I use QGIS 2.8.3 or 3.4 whatever works better.

I need to calculate the mimumum distance between all points of 2 different point layers. I was reading this post https://gis.stackexchange.com/a/62212/147194 and used the distance matrix tool accordingly. Now I am unsure what the output layer contains. The point input layer had 488 feautres and the target point layer had 605 features.

But why does the output layer contain of 3801 ?

The last column of the output layer probably gives the distance but in which measure unit?

I need to 2 this process for 2 other point layers and want to be sure that I am on the right track before I continue.

Is 'Distance Matrix' the easiest way to calculate the minimum distance between all points of 2 different point layers?

And what does the number at 'use only nearest (k) target point' stand for?

Following the instructions (see link above) I put '1' but without knowing why?

  • Are you expecting that the output will have 488 * 605 = 295,240 records? – Stu Smith Aug 8 '19 at 3:00
  • Remember that your two input layers MUST have the same Coordinate Reference System, and the chosen CRS must be in feet or meters, NOT degrees. If necessary, project one or both to the same CRS. Accept no substitute! – Stu Smith Aug 8 '19 at 3:07
  • I had no idea what the outcome would look like but I was just surprised about the big number of outcome features. The CRS for both Input layers is: EPSG:4326 - WGS 84. In which scale measure will this CRS give me the distance and if not suitable which alternative CRS might work? My project is in British National Grid EPSG 2770 on the fly, but the layers wont be displayed with this therefore I chose EPSG:4326 - WGS 8.4 – Tina Aug 8 '19 at 10:46
  • As per the Tour there should be only one question asked per question. – PolyGeo Aug 8 '19 at 20:06

Welcome to Stack Exchange GIS, Tina! Without seeing a screenshot of your situation, I think you need to use the NNJoin tool. It can be activated by going to Pugins > Manage and Install Plugins > and installing NNJoin. Once installed, it can be accessed by selecting Vector > NNJoin.

NNJoin calculates the distance from each feature in your first point layer to its nearest feature in the second point layer. This sounds like what you want.

Note that the NNJoin dialog will accept an input layer and a join layer. These will be your two point layers.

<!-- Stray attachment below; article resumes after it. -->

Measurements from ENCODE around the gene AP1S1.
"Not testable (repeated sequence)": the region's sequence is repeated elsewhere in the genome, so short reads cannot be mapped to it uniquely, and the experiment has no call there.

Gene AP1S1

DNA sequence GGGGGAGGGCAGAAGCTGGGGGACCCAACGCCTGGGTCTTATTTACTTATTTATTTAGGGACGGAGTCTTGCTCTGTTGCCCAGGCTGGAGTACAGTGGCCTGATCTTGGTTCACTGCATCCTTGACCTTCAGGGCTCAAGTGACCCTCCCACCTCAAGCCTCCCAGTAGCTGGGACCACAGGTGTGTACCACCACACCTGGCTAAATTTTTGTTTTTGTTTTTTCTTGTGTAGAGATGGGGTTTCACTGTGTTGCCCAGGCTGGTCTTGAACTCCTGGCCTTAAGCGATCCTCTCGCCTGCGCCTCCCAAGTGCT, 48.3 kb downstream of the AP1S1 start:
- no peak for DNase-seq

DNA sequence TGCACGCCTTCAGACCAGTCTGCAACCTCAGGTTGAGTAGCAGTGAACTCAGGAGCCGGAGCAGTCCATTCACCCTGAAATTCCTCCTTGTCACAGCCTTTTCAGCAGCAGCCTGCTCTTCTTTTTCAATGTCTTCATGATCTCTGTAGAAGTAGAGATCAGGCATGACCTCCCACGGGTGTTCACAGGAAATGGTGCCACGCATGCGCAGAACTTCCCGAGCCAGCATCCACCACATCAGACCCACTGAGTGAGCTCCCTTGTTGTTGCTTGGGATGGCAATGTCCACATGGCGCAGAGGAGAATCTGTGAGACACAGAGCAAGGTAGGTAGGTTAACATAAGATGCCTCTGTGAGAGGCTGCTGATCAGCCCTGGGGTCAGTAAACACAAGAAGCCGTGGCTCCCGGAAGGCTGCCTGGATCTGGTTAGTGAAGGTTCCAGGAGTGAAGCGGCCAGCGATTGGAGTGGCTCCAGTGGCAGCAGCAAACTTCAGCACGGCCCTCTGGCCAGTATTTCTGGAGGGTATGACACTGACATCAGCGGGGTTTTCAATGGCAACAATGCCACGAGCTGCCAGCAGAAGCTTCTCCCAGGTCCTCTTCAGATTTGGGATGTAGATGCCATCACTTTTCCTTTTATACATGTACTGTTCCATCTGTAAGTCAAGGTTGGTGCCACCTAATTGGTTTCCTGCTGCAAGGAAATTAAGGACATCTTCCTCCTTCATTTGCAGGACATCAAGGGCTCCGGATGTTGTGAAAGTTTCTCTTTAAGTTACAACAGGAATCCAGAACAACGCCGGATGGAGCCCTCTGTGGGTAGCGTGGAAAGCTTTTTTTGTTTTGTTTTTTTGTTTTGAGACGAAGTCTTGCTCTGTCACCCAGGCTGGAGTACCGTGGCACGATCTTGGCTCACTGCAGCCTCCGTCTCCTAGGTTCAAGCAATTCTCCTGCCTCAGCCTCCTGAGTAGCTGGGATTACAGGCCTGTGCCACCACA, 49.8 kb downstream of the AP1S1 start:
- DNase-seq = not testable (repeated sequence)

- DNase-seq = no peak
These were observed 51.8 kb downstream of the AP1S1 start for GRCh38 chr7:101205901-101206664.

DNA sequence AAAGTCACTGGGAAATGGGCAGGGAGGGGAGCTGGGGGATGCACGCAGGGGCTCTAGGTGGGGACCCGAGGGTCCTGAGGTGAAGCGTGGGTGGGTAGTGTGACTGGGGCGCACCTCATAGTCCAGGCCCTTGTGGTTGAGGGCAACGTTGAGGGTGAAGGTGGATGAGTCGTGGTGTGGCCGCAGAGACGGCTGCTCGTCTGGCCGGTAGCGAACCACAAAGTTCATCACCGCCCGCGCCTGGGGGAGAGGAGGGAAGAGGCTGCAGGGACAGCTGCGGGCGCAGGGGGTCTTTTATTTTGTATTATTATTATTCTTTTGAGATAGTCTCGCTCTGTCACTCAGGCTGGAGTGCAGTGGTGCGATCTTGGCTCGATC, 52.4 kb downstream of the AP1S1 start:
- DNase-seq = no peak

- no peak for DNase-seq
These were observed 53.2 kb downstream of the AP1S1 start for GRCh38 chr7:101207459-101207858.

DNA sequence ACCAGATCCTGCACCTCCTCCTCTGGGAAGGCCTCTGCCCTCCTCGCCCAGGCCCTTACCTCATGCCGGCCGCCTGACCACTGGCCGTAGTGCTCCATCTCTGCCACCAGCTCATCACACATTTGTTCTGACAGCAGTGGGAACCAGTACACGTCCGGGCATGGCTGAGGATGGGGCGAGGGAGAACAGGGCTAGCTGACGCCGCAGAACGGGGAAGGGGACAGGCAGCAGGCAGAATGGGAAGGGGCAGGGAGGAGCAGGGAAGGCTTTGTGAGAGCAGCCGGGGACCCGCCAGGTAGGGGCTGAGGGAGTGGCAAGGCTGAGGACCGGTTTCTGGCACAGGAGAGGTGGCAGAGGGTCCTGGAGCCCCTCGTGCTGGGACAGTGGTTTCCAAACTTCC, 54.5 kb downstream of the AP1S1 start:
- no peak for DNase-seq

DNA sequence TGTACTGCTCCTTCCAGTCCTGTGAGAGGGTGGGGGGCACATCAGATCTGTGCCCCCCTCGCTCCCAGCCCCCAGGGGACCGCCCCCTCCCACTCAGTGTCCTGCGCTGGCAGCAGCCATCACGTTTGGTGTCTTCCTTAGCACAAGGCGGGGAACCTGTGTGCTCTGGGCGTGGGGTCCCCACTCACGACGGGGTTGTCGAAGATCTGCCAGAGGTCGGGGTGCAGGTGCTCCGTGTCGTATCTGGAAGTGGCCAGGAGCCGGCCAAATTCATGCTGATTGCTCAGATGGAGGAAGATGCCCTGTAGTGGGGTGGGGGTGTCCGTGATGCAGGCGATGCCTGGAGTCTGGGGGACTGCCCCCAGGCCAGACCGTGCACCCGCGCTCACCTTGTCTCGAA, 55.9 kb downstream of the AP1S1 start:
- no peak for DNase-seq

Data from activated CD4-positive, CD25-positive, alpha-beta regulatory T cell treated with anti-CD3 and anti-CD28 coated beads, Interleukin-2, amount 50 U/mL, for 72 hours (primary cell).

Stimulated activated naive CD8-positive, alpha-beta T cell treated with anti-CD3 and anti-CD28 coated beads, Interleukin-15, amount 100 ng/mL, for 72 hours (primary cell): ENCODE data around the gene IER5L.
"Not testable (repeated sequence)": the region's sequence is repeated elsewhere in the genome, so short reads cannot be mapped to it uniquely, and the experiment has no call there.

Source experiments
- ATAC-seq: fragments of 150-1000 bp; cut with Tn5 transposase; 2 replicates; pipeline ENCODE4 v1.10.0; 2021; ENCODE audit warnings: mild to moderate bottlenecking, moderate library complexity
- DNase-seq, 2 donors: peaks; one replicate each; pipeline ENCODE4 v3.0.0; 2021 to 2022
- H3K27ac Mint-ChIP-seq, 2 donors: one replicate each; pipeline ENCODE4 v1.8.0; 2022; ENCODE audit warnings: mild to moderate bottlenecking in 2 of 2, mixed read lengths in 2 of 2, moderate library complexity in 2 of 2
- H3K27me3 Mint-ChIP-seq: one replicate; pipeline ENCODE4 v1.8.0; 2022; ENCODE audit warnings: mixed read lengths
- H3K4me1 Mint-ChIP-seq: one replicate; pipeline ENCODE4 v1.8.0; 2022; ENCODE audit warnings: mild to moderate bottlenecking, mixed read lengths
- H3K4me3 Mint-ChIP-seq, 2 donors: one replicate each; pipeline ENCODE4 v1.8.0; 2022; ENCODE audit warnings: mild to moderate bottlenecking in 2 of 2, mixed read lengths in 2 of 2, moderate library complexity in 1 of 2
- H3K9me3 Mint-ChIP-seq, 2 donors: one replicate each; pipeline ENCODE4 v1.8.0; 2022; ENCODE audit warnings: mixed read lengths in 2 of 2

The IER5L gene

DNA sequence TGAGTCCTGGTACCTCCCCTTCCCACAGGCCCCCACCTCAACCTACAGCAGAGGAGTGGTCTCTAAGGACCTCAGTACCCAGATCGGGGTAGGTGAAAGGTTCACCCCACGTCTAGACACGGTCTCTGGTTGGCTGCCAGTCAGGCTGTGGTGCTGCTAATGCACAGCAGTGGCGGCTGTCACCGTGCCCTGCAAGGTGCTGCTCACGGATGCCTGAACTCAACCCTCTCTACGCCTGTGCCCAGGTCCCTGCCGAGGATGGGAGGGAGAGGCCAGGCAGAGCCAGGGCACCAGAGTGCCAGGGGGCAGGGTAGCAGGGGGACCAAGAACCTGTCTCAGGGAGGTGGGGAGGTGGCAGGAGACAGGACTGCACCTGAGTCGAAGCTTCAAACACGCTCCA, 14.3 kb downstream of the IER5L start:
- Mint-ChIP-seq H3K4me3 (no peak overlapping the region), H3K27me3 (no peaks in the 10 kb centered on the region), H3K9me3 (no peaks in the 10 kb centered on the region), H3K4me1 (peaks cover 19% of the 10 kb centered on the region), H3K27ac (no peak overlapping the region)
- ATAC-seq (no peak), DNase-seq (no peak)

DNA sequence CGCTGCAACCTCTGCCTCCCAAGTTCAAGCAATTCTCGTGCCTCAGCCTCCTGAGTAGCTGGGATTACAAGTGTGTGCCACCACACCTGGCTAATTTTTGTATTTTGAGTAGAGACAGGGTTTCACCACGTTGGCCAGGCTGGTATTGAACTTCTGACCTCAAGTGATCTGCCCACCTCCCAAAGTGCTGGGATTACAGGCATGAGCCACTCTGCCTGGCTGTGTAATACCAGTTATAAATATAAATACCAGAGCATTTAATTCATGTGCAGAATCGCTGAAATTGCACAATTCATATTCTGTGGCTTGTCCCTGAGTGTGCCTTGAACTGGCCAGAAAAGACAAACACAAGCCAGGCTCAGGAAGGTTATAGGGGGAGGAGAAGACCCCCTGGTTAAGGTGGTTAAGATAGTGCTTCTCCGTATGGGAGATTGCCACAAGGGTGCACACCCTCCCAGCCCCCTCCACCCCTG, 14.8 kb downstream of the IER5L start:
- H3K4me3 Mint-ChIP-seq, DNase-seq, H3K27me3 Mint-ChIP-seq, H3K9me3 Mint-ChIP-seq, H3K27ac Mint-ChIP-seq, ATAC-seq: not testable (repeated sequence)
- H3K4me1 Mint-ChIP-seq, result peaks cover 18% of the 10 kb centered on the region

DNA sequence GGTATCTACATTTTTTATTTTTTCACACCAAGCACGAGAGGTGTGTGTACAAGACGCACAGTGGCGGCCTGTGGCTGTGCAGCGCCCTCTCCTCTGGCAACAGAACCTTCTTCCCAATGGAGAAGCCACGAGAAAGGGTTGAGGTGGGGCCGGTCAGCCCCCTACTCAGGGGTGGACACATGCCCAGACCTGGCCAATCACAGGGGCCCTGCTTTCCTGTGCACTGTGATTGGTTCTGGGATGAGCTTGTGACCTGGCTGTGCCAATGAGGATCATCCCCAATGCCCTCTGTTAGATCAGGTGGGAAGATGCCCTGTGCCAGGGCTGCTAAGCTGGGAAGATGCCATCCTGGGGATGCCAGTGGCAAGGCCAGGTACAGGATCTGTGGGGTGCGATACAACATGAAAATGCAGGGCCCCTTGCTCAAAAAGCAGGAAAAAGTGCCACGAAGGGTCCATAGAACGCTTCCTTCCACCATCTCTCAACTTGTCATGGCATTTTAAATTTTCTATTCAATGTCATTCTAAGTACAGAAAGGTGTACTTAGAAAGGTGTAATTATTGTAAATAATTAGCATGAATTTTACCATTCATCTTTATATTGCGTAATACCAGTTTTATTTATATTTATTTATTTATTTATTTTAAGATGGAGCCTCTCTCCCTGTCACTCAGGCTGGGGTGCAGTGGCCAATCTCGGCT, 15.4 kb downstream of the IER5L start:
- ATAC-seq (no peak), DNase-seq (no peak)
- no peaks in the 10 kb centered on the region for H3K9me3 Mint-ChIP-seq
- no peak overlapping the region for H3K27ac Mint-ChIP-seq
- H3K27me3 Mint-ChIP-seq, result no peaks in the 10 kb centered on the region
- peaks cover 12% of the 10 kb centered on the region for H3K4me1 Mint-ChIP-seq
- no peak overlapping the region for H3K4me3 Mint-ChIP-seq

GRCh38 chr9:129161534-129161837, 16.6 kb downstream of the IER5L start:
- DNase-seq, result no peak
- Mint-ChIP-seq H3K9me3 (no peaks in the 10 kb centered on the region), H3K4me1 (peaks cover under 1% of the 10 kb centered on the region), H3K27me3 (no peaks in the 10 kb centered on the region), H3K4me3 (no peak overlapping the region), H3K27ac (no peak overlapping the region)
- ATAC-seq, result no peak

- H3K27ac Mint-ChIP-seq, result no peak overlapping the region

NNJoin calculates distances between any two geometry types: points, lines or polygons.

NNJoin outputs a temporary (in-memory) layer that is added to the QGIS table of contents. This output layer is of the same feature type (point, line, polygon) as the input layer. If desired, save the temporary layer to your disk.

The temporary layer's attribute table will contain three columns of interest. For each output record you'll see

  1. The input layer id

  2. The join layer id that is closest to that record's input layer id

  3. The distance, in CRS units, between the two features.

If your 488-point layer is the tool's input layer, the output will have 488 records. If your 605-point layer is the tool's input layer, the output will have 605 records.

FYI, the Distance Matrix Tool generates all pairwise distances between the features in both layers (hence my 295,240 comment!), not just the minimum distance.

  • Sounds great. Will it be necessary for this tool to convert a multipoint layer in a single point layer`? – Tina Aug 8 '19 at 10:47
  • Sounds great. It worked well and I did not even had to convert my multipoint layer in a single point layer. The distance will be in CRS units what does this mean in case of EPSG:4326 - WGS 84, which is the CRS of both layers. I will do the same process with 2 more different join layers and the aim will be to compare the distances. What would be the best approach for this next step? – Tina Aug 8 '19 at 11:43
  • I'm happy that it worked for you! Regarding the output distance values found in the third column that I mentioned in my answer: do those values make sense? For example, if you expect that the points are all within a few hundred meters of each other, those values should reflect that. They should not contain values outside that range. If you aren't familiar with the point data (perhaps you received it from a third party), you can become familiar with it by viewing it with a basemap displayed underneath (use the QuickMapServices plugin for a great selection of basemaps). – Stu Smith Aug 8 '19 at 15:10
  • Regarding the CRS of my point layers will the distance be in CRS units or I guess I could call them map units? What can I call it and is there a way to transer those values into metres? I did it with 3 different join layers and than made a 'basic statisic for fields' with each distance column. When I compare the outcome of those statistics the results reflect the impression I get from the map > the points of one join layer are closer to the input layer than the ones of the other 2 join layers. So thanks a lot. – Tina Aug 8 '19 at 15:41
  • Regarding EPSG:4326... I don't have any experience with it (thus I will defer to others who know more about it), but my understanding is that it stores values in degree units, not meter or feet units. Therefore, it may not be appropriate for your needs. I suspect you want some sort of equidistant projection. There are many online sources for projection info, here's one: geokov.com/education/map-projection.aspx – Stu Smith Aug 8 '19 at 15:52

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